By Hugh Pym
BBC News business correspondent
It wasn't so long ago that you rarely heard the words green, low emission and cars in the same sentence.
At this year's Geneva Motor Show, which begins this week, they will be speaking of little else.
Car manufacturers are under pressure from the European Commission to deliver more environmentally-friendly models.
They also know that the way to win over new customers is via their wallets.
Cheap and green
So the answer is to come up with a car that is cheap to run and is also clean and green.
Volkswagen's response to this agenda - albeit one which VW says has been in development for several years - is the Polo Bluemotion.
The firm has backed diesel rather than the hybrid petrol/electric technology favoured by rivals.
The Bluemotion, it says, will deliver more than 70 miles to the gallon - a figure which should deliver more than 700 miles from its 45-litre diesel tank.
From Germany to London
But it has to be said when the BBC drove the car, the range was rather less than that.
We took the car from VW's headquarters at Wolfsburg in Northern Germany to BBC Television Centre in West London - a distance of 566 miles - on a single tank of diesel.
The in-car fuel management system had predicted that we would run out at around 630 miles.
VW pointed out that we had been driving constantly on motorways at 70 mph or so, not the most fuel-efficient form of driving.
At £12,000 or more, the Bluemotion, due to be launched in the UK later this year, won't come cheap.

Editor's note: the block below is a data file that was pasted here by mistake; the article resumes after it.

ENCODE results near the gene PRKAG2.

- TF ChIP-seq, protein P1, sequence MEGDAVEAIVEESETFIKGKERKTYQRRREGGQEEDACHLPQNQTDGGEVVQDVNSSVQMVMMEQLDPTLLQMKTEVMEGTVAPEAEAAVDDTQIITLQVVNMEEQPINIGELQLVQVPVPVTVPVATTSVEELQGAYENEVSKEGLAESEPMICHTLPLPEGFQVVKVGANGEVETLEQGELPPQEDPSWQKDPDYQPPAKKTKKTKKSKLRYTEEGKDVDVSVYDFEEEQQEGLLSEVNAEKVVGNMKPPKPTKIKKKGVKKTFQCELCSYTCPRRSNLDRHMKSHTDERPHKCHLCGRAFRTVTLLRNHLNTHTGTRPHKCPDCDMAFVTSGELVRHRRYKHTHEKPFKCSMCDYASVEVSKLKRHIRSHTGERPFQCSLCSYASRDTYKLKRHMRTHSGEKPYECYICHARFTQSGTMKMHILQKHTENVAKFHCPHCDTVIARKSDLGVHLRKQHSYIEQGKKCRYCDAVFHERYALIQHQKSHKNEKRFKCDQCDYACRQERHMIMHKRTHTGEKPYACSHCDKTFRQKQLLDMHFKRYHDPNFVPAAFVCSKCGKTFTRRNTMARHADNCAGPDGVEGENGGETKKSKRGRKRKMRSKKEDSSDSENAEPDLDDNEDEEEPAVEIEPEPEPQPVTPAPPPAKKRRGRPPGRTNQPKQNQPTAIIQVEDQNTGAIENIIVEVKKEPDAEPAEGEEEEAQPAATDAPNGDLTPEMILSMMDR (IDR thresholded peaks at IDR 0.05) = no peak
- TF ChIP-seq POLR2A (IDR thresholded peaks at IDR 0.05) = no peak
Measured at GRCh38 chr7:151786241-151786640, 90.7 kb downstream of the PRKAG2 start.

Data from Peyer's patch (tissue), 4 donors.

But Dirk Pesditschek, one of the design team leaders, believes the low running costs will be the priority for most drivers.
"If the mileage is high enough, you can for sure reduce the total cost of the car with the lowest running costs for this model," he says.
The company says the fuel economy starts with a high-tech turbodiesel engine.
Aerodynamics tested at VW's wind tunnel in Wolfsburg boost the car's efficiency, as do low-resistance tyres.
VW's central claim for its new baby is an even greener performance than the hybrids.
The Bluemotion is said to emit 102 grams of carbon dioxide per kilometre.
This is below the Toyota Prius at 104g/km and the Honda Civic hybrid at 109.
VW's competitors, however, counter with the argument that diesels produce other damaging pollutants, known as particulates.
Honda is putting more eggs into the hybrid basket by developing a lower-cost model.
"By 2009, we will bring out a purpose-built small hybrid - and a smaller hybrid equals an even cheaper hybrid, making the technology more accessible to a wider market," says Honda's John Kingston.
And so the green debate will continue.
Hybrids have hogged headlines, particularly the Toyota Prius.
But diesel-powered Volkswagen is coming up in the outside lane.
It's now up to the customer to dictate whether can overtake its green rivals.